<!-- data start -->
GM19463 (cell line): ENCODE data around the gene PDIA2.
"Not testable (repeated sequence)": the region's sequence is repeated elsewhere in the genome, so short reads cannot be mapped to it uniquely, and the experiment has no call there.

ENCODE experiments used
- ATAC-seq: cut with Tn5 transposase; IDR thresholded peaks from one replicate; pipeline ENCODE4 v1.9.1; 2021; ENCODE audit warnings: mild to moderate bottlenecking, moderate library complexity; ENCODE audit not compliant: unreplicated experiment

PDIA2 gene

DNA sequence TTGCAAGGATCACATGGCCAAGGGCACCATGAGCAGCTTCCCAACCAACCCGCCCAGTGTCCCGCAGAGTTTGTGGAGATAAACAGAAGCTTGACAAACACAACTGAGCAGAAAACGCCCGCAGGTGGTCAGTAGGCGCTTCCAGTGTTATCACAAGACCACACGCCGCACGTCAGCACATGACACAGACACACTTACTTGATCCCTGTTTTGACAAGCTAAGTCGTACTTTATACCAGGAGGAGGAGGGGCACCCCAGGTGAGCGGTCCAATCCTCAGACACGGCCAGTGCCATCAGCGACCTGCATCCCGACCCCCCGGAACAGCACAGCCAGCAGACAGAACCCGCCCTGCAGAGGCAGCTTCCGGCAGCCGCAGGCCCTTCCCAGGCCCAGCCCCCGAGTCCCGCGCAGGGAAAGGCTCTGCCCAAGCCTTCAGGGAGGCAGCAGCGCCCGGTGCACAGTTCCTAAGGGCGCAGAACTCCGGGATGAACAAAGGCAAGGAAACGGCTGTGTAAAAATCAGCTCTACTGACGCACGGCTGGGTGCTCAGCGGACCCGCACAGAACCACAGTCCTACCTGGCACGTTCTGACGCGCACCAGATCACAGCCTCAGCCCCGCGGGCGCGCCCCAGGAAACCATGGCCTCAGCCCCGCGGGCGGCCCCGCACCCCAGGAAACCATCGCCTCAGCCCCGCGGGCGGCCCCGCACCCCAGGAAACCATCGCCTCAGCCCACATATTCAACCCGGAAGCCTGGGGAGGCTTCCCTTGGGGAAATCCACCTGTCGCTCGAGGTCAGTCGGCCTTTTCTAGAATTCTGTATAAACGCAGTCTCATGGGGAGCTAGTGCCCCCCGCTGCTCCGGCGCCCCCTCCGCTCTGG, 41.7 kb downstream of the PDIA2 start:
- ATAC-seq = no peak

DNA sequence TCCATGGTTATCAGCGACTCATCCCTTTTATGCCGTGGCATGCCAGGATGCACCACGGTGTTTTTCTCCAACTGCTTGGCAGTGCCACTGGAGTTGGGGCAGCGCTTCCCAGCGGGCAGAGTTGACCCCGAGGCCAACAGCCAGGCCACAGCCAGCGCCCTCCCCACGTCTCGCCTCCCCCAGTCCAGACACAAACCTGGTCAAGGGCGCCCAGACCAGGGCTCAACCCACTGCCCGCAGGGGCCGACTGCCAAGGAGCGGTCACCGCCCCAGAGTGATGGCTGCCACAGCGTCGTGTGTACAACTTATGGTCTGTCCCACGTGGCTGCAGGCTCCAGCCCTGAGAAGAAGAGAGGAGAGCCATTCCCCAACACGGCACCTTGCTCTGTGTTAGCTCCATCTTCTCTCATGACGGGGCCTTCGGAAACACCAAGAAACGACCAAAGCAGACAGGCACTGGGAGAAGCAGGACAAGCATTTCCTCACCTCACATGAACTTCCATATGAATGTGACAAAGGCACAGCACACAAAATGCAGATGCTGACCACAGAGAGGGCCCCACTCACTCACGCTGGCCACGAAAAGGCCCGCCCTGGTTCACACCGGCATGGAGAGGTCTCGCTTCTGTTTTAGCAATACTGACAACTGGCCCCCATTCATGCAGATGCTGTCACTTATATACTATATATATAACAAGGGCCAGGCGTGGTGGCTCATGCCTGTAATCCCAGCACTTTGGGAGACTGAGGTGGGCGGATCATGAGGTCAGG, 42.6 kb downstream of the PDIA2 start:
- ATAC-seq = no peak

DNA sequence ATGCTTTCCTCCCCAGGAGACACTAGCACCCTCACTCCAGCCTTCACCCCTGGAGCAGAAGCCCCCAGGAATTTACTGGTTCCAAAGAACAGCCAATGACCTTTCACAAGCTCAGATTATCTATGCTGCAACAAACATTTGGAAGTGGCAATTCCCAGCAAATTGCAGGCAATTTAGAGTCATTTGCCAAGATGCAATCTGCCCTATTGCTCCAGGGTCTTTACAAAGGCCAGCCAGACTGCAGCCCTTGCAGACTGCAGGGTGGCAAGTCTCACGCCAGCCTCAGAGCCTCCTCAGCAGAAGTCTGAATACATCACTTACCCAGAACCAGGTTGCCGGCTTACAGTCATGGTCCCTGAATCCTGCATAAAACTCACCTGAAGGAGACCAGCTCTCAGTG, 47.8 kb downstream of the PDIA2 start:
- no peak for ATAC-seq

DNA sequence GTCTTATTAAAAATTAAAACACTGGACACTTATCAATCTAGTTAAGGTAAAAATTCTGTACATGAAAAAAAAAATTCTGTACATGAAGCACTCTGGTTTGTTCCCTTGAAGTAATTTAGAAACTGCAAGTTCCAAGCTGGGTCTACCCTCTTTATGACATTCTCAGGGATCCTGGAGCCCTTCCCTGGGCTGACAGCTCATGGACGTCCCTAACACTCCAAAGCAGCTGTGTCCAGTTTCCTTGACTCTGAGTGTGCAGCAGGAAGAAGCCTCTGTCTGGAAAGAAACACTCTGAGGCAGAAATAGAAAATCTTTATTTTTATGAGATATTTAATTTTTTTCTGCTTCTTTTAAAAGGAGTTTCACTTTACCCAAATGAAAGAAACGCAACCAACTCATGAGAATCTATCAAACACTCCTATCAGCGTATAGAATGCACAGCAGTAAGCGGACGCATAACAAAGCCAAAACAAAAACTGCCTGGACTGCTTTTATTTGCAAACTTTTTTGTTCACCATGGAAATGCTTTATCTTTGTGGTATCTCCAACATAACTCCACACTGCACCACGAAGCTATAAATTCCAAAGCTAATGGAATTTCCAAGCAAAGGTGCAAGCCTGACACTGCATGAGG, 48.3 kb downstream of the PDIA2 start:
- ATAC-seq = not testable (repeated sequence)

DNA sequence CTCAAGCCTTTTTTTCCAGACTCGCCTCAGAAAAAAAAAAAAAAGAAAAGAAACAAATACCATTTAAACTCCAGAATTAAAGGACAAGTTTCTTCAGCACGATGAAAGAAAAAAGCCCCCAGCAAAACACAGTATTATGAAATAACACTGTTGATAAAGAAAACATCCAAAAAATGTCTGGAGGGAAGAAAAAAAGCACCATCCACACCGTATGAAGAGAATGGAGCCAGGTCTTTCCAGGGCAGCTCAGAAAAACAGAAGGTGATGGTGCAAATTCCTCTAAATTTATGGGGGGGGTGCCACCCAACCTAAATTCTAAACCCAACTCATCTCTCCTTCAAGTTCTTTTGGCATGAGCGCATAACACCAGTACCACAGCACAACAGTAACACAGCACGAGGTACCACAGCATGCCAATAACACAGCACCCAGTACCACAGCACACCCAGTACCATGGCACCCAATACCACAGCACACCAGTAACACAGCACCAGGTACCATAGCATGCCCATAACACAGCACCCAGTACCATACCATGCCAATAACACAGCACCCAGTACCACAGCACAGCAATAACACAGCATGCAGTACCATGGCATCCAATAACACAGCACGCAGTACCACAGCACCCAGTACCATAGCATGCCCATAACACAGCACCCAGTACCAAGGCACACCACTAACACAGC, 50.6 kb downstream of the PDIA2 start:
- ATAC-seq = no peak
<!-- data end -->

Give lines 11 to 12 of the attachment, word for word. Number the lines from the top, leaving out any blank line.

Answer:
- no peak for ATAC-seq

DNA sequence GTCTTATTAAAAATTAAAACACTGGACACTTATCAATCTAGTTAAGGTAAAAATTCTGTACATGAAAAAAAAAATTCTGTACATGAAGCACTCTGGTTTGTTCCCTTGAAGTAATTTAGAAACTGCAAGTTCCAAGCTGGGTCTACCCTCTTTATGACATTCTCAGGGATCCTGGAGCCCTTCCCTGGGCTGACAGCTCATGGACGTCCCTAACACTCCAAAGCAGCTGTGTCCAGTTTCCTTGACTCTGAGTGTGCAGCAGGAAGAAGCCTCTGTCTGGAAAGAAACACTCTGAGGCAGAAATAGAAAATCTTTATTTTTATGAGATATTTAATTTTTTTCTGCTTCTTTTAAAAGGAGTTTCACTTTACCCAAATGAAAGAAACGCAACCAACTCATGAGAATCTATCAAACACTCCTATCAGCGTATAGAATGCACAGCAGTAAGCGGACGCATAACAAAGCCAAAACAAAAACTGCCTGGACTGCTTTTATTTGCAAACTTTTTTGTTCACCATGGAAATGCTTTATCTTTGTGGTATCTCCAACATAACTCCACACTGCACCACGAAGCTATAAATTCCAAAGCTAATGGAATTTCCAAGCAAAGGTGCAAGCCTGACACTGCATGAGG, 48.3 kb downstream of the PDIA2 start: